Keep in mind that although the site is maintained by the local rangers, there isn’t much here by way of facilities so you’ll need to bring anything you might need, like drinking water, food, and a flashlight or headlamp at the very least. In addition, you’ll need to pack out any garbage that you create while onsite.
The ice that forms in the cavern stays there year-round and is the result of a simple but curious atmospheric phenomenon. In the winter, cold air is forced inside the mouth of the cave by convection, and because colder air is less dense than warmer air, it stays cold inside the cave year-round. Any water that travels inside becomes ice, and in addition to the blanket of ice on the floor of the cave, you’ll find icicles and other ice formations here as well.
4. Bighorn Cavern
Just barely inside of Montana near Bighorn Lake and the Wyoming State Line, Bighorn Cavern is Montana’s largest cave system. Inside are several different routes to explore, with 14 miles of passageways having been thoroughly mapped. This is not a cave to be visited by beginners it would be impossible without a guide.
Visiting Bighorn Cavern requires a permit, which you can get at the Bighorn Canyon Visitor Center in Lovell, Wyoming. Your caving party must include at least one person who is familiar with the cave, ideally a guide, and can be no more than 6 people total. Only two groups are allowed to visit the cave on any given day.
In addition to the typical speleothems and limestone formations, you’ll find a plethora of crystalline structures inside. Epsomite, aragonite, and gypsum crystals are all known to decorate the cave.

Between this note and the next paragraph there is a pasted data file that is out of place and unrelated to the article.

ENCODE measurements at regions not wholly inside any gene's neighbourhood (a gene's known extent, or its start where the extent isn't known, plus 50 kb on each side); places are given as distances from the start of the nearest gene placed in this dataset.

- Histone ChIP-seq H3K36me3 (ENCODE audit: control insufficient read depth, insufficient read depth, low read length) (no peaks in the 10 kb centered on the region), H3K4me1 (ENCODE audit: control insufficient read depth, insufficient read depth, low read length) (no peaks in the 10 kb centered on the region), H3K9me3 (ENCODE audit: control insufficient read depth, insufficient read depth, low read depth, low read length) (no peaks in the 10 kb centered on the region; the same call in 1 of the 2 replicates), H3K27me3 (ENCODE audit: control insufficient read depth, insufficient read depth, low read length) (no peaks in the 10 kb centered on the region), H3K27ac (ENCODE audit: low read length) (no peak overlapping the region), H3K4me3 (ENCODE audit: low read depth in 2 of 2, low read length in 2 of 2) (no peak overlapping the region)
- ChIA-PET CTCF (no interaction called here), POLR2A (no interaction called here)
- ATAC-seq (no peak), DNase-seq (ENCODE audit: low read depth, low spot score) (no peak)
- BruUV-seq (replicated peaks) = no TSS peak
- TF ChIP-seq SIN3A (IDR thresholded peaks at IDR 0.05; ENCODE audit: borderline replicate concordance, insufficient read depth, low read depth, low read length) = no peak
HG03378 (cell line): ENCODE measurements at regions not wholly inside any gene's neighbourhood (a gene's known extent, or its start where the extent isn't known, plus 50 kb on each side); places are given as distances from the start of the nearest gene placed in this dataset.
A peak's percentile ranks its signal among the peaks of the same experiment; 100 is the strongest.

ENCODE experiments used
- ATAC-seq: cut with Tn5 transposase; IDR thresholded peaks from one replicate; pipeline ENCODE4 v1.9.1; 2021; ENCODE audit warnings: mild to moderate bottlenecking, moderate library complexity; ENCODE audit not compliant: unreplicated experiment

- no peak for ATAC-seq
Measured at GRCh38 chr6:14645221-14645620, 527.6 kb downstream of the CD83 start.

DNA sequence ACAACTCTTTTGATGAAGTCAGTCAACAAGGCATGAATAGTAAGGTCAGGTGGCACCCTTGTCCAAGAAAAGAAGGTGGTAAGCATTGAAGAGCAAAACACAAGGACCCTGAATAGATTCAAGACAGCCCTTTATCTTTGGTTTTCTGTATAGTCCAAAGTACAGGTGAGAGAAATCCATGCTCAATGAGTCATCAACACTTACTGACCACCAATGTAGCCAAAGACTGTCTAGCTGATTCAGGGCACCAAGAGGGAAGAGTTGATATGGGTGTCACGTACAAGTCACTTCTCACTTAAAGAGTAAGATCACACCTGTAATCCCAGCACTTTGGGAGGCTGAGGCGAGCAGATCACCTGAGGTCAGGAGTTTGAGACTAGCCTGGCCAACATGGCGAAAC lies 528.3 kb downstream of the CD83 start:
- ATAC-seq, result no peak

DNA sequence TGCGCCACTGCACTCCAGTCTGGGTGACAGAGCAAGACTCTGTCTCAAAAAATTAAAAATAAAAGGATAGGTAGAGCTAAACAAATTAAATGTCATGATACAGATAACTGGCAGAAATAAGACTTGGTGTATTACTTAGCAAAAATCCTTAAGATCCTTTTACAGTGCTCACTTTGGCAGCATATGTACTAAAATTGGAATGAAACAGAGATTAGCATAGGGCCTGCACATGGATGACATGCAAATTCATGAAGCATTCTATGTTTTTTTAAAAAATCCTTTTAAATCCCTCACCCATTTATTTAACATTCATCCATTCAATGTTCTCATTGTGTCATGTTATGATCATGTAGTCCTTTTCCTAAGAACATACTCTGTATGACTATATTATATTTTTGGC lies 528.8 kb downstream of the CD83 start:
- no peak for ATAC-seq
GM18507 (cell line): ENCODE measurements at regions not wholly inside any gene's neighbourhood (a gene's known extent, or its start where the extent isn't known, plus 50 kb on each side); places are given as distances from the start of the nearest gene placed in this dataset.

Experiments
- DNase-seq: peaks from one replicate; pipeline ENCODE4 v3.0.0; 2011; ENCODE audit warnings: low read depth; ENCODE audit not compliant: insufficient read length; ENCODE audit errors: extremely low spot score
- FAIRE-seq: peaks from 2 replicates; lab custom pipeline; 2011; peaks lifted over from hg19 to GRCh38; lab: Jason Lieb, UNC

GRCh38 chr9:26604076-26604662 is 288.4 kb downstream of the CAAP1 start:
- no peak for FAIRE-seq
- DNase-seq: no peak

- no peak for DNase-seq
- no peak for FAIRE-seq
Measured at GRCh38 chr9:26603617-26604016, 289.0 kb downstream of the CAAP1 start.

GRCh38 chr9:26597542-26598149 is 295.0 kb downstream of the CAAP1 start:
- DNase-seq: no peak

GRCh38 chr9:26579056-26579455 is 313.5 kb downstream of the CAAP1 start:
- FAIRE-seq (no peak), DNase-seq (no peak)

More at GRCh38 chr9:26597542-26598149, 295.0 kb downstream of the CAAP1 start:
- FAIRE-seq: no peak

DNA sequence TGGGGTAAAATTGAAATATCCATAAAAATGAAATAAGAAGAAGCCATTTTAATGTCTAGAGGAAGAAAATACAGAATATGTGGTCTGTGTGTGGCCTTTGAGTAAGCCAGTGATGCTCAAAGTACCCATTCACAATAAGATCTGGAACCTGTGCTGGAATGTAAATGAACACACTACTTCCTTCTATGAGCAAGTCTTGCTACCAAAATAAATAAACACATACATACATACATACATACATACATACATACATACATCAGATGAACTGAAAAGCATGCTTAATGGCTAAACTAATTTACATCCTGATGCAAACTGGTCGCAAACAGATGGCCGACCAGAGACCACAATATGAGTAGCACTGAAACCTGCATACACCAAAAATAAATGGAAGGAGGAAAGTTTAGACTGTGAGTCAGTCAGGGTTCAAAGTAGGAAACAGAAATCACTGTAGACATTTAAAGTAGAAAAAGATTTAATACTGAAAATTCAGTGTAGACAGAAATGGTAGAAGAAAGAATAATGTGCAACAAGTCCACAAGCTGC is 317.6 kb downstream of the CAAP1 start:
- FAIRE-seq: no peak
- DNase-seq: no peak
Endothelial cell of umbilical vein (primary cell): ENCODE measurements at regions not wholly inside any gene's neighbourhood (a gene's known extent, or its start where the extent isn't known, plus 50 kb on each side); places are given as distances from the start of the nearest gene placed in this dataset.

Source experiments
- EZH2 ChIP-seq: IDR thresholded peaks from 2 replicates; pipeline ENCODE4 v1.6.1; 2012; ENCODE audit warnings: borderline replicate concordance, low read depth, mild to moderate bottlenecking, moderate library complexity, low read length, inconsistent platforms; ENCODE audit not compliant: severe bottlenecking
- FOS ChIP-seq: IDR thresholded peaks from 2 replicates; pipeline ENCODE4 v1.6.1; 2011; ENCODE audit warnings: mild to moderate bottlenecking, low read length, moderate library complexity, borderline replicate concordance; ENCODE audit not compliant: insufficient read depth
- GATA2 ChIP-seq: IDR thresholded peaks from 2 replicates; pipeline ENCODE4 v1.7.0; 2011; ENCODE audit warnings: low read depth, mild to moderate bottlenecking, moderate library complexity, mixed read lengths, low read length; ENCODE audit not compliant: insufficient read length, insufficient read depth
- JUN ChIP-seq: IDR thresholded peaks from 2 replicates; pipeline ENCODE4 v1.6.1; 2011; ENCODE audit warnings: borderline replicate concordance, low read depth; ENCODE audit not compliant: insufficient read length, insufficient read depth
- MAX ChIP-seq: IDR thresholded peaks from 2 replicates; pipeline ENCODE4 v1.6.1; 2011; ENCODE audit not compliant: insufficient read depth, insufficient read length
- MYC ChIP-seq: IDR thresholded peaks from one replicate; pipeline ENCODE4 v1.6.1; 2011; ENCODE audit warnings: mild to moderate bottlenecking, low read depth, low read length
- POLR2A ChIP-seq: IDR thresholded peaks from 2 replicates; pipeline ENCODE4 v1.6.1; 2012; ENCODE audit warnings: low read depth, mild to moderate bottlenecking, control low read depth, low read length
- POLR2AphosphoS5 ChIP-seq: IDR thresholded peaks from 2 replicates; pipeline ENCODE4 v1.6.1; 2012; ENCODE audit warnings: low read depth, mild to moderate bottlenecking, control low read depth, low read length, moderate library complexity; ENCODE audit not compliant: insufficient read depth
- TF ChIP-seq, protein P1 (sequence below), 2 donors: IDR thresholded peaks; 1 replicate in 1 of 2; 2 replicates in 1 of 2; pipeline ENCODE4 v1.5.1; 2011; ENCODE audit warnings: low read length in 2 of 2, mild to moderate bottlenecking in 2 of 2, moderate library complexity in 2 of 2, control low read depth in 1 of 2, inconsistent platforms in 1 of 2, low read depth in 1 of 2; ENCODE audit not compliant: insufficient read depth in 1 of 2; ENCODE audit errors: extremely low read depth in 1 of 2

5. Tears of the Turtle
Strictly for experienced cavers, the Tears of the Turtle cave is located on Turtlehead Mountain in the Bob Marshall Wilderness. It is the deepest limestone cave in the United States, though it was only found in 2006.
Initial explorations of the cave reached a depth of 400 feet, but in 2014, 9 cavers spent several days rappelling into the narrow cavern to reach the now known depth of 1629 feet. Though the cave isn’t as pleasantly decorated as many others in Montana, it is noteworthy for the sheer challenge of exploring it, as most of the passages inside are only 2-3 feet wide as it descends deep into the earth.
Though the hike to the cave’s entrance is long and somewhat arduous (the closest road is 22 miles away) it is not particularly technical and makes for an excellent day-hike even if you don’t have the know-how to enter it.